Wednesday, August 8, 2012

First Impressions/Thoughts: A List

  1. It's been quite warm and sunny here - there were days that were about 25 degrees! The coldest it's been was around 9 degrees, and that was on our first day when it was overcast and rainy. No humidity at all!
  2. The bugs here are ridiculous. They attack you the second you step outside and make you miserable for even thinking of leaving your house. Bug spray has been ineffective, and the bites they leave are big and angry looking. They're also jerks - I've had two bite me on the forehead. There's nothing to bite there!!!
  3. There is more traffic (ATVs, trucks, etc.) passing by our house here, than there was in Ontario. I was looking forward to peace and quiet and I hear a lot of gravel crunching, trucks backing up, and children playing at all hours of the night.
  4. The sun sets around 10:30pm and then it's a light-dark until about 4:00, so you can still see outside. It really messes with your system; especially when you hear the kids playing!
  5. There are a lot of dogs here; most of them are chained outside their houses all day and look really bored.
  6. The water and sewer trucks drive by constantly, but don't necessarily stop by your house on a set "schedule." We have been without water since yesterday morning, but thankfully, more of our stuff arrived so we had bottled water to use.
  7. Groceries are expensive, but you learn to get over that pretty quickly because you need to eat.
  8. It makes me sad/angry that once people are finished with their ATV or other toys, they just park it somewhere and walk away. The landscape is littered with abandoned vehicles. In the winter, they park their snowmobiles on the ice to let it melt and sink to the bottom. Grr!!
  9. It's amazing how a simple thing like having your own dish rack arrive, can make a house feel more like home. For the first week, it felt like we were vacationing at someone's cottage because nothing here was ours and we were scrimping like squatters. We still don't have all of our stuff, nor our furniture...but it's slowly been arriving.
  10. Even though we've literally been here a week, we find ourselves missing the strangest things. Things we wouldn't have wanted at home, but just because we can't have them - makes us want them.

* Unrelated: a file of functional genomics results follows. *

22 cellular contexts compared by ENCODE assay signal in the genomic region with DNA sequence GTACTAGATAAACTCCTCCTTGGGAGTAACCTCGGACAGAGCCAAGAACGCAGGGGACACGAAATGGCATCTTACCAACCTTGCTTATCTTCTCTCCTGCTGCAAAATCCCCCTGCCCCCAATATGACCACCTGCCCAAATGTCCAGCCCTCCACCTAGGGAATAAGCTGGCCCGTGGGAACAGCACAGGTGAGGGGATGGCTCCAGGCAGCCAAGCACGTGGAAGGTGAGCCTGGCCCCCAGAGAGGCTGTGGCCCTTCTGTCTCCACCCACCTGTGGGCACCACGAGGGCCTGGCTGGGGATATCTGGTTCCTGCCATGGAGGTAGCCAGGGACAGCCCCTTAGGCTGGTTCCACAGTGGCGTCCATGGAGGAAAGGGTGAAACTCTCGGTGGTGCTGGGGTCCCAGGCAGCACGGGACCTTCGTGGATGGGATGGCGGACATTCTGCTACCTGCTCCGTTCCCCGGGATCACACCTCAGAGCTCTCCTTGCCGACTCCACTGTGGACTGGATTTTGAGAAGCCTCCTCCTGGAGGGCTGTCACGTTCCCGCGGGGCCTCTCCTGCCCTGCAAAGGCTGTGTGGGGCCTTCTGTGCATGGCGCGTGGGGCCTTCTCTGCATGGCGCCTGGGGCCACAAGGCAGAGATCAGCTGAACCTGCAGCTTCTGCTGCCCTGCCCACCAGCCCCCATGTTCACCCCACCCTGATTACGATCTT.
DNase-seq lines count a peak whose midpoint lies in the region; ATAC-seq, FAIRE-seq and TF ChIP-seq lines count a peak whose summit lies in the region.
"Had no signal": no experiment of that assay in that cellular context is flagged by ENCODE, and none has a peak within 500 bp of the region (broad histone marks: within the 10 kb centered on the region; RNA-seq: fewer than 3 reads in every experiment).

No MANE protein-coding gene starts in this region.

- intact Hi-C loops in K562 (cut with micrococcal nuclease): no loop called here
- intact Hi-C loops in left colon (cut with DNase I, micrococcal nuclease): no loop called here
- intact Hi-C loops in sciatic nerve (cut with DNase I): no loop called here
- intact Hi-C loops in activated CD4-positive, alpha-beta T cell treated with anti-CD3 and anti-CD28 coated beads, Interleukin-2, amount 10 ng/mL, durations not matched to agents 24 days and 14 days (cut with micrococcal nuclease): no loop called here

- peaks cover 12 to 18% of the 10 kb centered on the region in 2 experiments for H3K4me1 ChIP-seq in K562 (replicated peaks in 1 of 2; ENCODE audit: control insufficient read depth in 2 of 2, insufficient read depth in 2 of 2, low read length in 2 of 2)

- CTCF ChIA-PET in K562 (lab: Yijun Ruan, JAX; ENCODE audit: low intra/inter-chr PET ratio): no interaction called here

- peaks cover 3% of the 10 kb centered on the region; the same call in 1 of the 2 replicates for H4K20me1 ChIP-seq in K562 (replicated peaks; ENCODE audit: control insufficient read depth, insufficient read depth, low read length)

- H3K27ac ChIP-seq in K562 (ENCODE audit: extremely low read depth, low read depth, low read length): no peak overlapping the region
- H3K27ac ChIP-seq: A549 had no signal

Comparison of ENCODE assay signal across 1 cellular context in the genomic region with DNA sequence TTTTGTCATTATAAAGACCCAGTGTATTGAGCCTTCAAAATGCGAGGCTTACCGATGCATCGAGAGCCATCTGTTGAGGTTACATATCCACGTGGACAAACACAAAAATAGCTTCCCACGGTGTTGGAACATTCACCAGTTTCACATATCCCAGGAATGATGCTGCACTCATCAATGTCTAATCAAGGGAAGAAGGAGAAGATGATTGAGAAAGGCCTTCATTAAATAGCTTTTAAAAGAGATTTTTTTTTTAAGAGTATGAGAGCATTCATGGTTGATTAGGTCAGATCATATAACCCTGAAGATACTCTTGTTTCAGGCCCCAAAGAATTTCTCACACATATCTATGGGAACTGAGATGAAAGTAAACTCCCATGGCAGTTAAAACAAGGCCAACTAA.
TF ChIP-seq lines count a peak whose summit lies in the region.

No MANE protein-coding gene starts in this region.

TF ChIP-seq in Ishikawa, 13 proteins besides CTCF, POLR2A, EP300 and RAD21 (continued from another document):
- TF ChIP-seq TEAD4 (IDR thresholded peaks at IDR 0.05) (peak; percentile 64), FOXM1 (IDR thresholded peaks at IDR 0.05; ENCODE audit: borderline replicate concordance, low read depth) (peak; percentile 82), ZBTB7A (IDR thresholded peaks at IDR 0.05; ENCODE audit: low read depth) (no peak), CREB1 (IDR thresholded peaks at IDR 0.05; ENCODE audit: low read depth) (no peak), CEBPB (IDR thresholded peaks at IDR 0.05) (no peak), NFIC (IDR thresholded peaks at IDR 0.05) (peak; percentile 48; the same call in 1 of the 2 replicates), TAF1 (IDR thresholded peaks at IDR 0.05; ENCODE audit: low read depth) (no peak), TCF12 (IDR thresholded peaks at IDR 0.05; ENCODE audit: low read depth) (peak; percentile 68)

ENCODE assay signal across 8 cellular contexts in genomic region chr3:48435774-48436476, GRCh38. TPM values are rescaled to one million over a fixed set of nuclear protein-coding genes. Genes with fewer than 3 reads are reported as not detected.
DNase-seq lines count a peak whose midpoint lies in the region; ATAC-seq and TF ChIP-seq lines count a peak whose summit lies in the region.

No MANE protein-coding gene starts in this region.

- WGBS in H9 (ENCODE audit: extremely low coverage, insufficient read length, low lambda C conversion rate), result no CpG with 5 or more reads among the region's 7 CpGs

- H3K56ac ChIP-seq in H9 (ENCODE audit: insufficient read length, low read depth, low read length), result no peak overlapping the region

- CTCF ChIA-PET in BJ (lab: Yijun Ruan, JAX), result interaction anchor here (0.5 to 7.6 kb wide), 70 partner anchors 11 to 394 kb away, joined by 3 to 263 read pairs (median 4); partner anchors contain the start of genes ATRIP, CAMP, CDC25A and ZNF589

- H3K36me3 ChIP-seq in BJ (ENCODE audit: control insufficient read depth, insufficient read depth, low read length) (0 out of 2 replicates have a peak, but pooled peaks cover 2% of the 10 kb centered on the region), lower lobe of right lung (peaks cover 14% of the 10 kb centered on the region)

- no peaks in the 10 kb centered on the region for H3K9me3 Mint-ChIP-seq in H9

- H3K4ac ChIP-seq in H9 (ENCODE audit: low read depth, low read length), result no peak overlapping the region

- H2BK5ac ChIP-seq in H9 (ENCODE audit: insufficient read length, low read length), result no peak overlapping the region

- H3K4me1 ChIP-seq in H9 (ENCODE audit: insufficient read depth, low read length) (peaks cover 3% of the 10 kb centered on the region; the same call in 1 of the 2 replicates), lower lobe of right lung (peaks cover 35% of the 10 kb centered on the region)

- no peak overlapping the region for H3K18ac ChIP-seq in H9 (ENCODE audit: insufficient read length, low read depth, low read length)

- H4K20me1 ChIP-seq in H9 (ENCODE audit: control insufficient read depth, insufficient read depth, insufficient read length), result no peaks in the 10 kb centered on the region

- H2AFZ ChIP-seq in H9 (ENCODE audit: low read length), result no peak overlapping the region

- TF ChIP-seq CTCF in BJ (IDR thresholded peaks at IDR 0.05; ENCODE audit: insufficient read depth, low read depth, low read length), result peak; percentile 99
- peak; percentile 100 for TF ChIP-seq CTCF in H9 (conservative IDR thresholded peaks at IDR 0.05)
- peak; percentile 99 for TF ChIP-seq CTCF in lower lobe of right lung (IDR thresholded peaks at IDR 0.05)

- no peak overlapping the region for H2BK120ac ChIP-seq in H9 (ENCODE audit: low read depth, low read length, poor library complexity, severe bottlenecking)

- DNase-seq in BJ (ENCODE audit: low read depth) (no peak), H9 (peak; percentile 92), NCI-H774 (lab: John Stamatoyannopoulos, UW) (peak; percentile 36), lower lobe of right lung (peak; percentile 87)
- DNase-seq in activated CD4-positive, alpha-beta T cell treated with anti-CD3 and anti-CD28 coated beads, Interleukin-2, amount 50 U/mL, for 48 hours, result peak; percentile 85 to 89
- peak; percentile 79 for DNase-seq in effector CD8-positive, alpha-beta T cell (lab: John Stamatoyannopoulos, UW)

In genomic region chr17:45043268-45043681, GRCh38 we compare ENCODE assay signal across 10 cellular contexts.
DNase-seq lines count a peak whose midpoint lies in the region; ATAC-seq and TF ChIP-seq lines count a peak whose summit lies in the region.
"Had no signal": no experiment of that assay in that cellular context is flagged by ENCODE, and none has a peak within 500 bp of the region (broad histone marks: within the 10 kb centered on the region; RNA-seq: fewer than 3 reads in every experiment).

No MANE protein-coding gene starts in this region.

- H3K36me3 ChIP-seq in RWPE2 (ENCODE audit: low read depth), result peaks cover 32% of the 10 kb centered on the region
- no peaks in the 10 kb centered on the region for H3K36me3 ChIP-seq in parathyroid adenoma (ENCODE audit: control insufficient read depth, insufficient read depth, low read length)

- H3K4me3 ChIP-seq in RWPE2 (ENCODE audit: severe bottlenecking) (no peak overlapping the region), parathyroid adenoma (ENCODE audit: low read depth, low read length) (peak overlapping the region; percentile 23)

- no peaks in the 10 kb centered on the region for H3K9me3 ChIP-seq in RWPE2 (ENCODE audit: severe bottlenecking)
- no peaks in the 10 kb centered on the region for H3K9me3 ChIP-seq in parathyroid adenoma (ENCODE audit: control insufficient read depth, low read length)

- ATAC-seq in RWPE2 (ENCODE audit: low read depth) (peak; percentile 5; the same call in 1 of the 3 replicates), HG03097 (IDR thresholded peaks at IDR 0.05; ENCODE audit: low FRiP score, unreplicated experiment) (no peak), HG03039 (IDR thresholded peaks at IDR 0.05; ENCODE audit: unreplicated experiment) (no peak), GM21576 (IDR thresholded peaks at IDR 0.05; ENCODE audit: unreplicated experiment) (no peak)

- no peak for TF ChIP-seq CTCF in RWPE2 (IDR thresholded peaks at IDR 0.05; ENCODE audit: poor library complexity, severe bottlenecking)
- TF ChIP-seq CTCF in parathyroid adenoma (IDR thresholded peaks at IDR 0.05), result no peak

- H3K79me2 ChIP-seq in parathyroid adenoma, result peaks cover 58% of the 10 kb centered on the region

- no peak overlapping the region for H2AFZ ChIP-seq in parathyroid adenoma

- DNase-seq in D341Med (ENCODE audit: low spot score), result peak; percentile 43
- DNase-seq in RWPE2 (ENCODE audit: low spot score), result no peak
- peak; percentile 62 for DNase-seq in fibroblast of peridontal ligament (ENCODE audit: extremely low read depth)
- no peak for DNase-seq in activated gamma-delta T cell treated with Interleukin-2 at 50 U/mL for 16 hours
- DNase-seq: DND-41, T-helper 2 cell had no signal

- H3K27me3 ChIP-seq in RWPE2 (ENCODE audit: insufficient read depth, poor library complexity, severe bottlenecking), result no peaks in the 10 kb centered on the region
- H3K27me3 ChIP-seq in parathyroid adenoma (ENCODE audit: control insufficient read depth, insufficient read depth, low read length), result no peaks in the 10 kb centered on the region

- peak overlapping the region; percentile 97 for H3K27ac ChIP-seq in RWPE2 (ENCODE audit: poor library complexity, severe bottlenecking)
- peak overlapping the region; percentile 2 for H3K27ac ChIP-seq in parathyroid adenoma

Here's a picture of our lake that we took on the first day, just so you can see how beautiful our view is.

Tuesday, August 7, 2012


According to Genesis, God worked feverishly for six days to create the world, then rested on the seventh; we took a different approach. We've had a reasonably leisurely six days of touring the hamlet, setting up our Internet, and shopping for food, amongst other things. Yesterday was the complete opposite. The movers greeted Lily at 10am with half of our belongings, so we spent the morning and early afternoon unpacking boxes and filling shelves with food, closets with clothes, and drawers with everything from Tylenol to tequila. At 2:30 we drove to the airport to pick up the other HR manager (our next-door neighbour) and his family, then continued sorting and re-arranging until 10pm when we surrendered. Upstairs is mainly complete, while the main floor still resembles a college dorm/cardboard hoarder. Lots still to do but by this afternoon it should look a lot less cluttered. I never realized until today how little things really turned this house into something resembling our home. The dish rack, the rice cooker, and even my Despicable Me minion plush (thanks Omi & Kaitlyn!) make such a difference just on their own. 

It's hard to believe we have another 100+ boxes to come, and all of the furniture ordered for us. Lily's off to her first day of work today, and I'll be finishing the organization of the house. There's still lots to tell you about - shopping for food, taking Lily kite-flying for the first time, our horrible-but-in-the-end-great trip up, and I'm putting together a video of the town , so stay tuned for more shortly. 

As always, let us know if you like our blog, and suggestions and comments are welcome. 


Monday, August 6, 2012

We made it!!

We just wanted to say hi to everyone and let you know we finally made it to Baker Lake. See below for a quick video introduction.

We love you and miss you all!
-L and J